With a new government in place with a fresh mandate for its plans, what can the construction and infrastructure sector expect in 2020? Andy Walker reports.
There will be many in the construction industry who will be hoping that the UK general election result will usher in a period of certainty and greater investment in infrastructure. The Conservative’s manifesto and the words of its leading spokespersons during the campaign would certainly lead you to believe that infrastructure spending is going to rapidly increase so the focus will now be on how soon the government will deliver on its promises.
Reacting to Boris Johnson’s general election win, ACE chief executive Hannah Vickers said: “The majority returned for the Conservatives has finally broken the deadlock in Westminster and will allow government to act decisively on Brexit and other issues.
“Our members will be delighted to see progress on the withdrawal agreement and future trading relationship, equally they will also want to see a return to ‘business as usual’ with progress on HS2 and support for new projects like Northern Powerhouse Rail and investment in an ambitious social infrastructure programme to improve schools and hospitals.
“It will also ensure a continuing commitment to the industrial strategy and the opportunity to expand the Construction Sector Deal to deliver for consultancy businesses. We look forward to working closely with the government on helping to make their pledges on housing and vision for a net zero society a reality.”
"Our members will want to see a return to 'business as usual' with progress on HS2 and support for new projects like Northern Powerhouse Rail and investment in an ambitious social infrastructure programme to improve schools and hospitals."
Hannah Vickers, ACE chief executive
It is clear that the industry expects the new government to deliver on its pledges and also take action on pressing issues like climate change. Richard Robinson, CEO of Atkins UK and Europe, said: “Atkins is looking forward to supporting the new Conservative government as it delivers the infrastructure needed to drive economic growth across the UK and set us on a path to a net zero future.”
Mark Robinson, chief executive of public procurement specialists Scape Group, said: “Voters gave a clear signal, get Brexit done, and for the first time in a decade the ruling party has a clear mandate to deliver. With the possibility of another referendum now out of the question, we need clarity on the terms we will be exiting under on the 31st of January - and quickly.
“Boris Johnson has been given the seats to deliver on key election pledges and MPs must hold him to account on delivering these - the £100bn of additional funding for infrastructure needs to be mapped out based on priorities and deliverability. Availability of labour is a crucial issue that needs to be addressed if we are to deliver on the big-ticket pledges we heard on the campaign trail.”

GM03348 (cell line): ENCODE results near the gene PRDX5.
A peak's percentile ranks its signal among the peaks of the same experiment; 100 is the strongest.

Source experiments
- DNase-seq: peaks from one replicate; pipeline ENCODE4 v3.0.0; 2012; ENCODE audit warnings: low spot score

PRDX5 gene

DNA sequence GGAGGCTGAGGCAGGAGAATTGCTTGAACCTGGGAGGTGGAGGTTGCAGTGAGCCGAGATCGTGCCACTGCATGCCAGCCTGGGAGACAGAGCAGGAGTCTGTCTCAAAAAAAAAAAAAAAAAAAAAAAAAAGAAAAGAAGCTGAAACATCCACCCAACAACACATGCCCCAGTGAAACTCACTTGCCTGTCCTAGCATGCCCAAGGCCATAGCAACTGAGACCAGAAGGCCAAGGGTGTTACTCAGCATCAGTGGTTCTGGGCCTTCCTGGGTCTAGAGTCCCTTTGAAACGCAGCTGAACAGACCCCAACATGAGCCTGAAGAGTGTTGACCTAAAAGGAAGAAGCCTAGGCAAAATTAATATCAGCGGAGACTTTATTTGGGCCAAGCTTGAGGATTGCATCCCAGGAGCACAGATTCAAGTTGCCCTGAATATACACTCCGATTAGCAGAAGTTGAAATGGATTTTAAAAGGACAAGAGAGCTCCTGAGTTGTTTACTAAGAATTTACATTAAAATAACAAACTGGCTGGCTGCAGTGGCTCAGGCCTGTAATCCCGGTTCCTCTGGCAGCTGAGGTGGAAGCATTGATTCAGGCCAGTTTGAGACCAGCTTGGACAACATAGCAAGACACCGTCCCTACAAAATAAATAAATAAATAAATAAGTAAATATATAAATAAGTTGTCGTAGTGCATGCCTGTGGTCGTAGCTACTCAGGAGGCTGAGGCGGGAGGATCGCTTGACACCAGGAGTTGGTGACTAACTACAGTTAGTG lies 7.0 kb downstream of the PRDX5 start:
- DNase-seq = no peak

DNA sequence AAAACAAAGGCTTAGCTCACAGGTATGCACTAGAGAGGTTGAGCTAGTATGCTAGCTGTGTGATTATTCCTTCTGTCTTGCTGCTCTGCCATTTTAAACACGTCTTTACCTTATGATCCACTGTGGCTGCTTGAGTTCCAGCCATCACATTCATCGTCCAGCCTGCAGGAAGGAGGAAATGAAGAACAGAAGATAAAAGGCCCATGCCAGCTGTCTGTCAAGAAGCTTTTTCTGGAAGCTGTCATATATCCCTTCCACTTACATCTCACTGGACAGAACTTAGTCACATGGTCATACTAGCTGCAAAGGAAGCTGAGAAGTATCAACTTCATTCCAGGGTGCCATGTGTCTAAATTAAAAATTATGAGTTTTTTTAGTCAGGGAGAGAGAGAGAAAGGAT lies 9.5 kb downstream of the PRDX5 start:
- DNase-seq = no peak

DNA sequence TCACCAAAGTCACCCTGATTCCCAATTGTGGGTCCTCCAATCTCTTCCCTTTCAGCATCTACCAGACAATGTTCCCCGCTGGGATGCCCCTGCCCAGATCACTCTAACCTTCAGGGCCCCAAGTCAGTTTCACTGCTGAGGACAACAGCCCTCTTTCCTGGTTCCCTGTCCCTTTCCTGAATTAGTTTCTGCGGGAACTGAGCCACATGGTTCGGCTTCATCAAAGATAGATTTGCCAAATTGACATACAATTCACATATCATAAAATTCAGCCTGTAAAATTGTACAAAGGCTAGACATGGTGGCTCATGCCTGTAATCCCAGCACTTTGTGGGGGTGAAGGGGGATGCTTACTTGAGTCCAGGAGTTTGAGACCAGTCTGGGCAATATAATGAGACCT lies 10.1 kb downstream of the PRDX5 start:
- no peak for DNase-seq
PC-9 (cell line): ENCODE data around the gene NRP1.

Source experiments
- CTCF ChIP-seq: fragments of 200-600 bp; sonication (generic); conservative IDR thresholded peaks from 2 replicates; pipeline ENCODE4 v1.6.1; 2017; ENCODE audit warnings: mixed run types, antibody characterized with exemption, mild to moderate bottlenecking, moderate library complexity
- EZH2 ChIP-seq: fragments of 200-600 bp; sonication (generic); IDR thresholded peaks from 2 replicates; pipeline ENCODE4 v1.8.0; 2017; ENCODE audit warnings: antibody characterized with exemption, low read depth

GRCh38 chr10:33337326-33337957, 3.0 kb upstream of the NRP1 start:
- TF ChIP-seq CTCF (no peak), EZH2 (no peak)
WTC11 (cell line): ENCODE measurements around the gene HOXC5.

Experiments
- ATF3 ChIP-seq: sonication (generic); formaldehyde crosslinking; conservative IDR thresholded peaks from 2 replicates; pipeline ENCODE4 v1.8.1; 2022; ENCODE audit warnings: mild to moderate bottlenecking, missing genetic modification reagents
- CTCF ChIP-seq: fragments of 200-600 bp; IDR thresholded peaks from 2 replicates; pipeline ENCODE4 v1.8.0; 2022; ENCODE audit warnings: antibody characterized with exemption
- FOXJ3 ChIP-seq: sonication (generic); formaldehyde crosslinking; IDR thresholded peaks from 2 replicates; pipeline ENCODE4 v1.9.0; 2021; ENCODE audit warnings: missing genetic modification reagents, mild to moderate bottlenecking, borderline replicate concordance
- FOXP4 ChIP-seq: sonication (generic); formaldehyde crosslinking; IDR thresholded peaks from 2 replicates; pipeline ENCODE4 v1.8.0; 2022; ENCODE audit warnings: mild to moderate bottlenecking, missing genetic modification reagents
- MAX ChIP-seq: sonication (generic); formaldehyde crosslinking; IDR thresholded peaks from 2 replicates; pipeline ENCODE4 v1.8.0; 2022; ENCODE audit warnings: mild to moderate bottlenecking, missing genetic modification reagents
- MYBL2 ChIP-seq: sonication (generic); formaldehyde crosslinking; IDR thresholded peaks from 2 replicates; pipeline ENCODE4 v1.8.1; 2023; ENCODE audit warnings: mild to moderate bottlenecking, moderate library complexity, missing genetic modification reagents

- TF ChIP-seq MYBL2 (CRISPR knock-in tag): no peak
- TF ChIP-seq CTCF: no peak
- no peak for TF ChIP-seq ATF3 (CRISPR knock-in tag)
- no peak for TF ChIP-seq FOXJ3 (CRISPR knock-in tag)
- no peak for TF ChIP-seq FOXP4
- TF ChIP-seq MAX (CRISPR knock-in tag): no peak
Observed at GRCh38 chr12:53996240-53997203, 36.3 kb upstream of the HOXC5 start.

Civils contractors called on the new Conservative government to “turbo-charge” the infrastructure sector in its first 100 days in office. Chief executive of the Civil Engineering Contractors Association, Alasdair Reisner, said: “Mr Johnson should use his first 100 days to turbo-charge the infrastructure sector by committing to schemes that have been delayed by the election or have had doubt thrown on their future. Subject to the findings of the Oakervee review, we would like to see the new government make a firm commitment to HS2 and progress this transformative project towards delivery.”
Simon Rawlinson, head of strategic research at Arcadis, said: “We know that the government has a budget in draft and we look forward to its publication at the earliest opportunity, particularly announcements on the National Infrastructure Strategy, Road Investment Strategy 2 and with these, much greater clarity on the commitment to an £80bn investment boost. Furthermore, government should act as quickly as possible to finalise decisions on outstanding programmes like HS2 so that the supply chain can plan with greater certainty.”
David Whysall, managing director of UK infrastructure at Turner & Townsend, said that the industry needed certainty to gear up to deliver the government’s ambitious infrastructure plans. “As we start 2020, there is now political consensus that investment in infrastructure delivers economic and social progression whilst also being a critical enabler for the net zero carbon agenda. This has resulted in a strong pipeline, but we need to see the potential realised. The industry will not gear itself up to deliver the infrastructure programmes talked about without greater certainty around when and where the investment will take place.”
"The industry will not gear itself up to deliver the infrastructure programmes talked about without greater certainty around when and where the investment will take place."
David Whysall, UK infrastructure managing director, Turner & Townsend
The construction industry will be hoping that the election result will prompt a spike in business optimism, which can only be of benefit to the industry as the public and private sector cautiously look to push forward with projects. The first couple of months of 2020 are likely to be crucial, as the decisions the new government takes will be vital to maintaining confidence in the sector.
A key challenge will be making Brexit economically advantageous for the UK economy and the construction businesses that work in it and this will be especially the case in the north, where the government has gained so much new found support as a result of its promises to invest and renew. The new prime minister will be under some pressure to deliver over the coming months.